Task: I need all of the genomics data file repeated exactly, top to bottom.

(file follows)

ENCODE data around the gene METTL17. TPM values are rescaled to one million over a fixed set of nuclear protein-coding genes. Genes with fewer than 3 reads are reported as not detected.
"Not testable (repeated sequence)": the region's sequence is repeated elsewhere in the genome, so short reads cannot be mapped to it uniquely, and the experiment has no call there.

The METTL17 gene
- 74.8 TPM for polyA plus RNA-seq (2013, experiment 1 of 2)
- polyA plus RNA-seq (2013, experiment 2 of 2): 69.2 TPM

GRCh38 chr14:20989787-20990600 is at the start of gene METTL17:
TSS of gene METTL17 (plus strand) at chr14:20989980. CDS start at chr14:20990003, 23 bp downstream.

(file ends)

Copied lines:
ENCODE data around the gene METTL17. TPM values are rescaled to one million over a fixed set of nuclear protein-coding genes. Genes with fewer than 3 reads are reported as not detected.
"Not testable (repeated sequence)": the region's sequence is repeated elsewhere in the genome, so short reads cannot be mapped to it uniquely, and the experiment has no call there.

The METTL17 gene
- 74.8 TPM for polyA plus RNA-seq (2013, experiment 1 of 2)
- polyA plus RNA-seq (2013, experiment 2 of 2): 69.2 TPM

GRCh38 chr14:20989787-20990600 is at the start of gene METTL17:
TSS of gene METTL17 (plus strand) at chr14:20989980. CDS start at chr14:20990003, 23 bp downstream.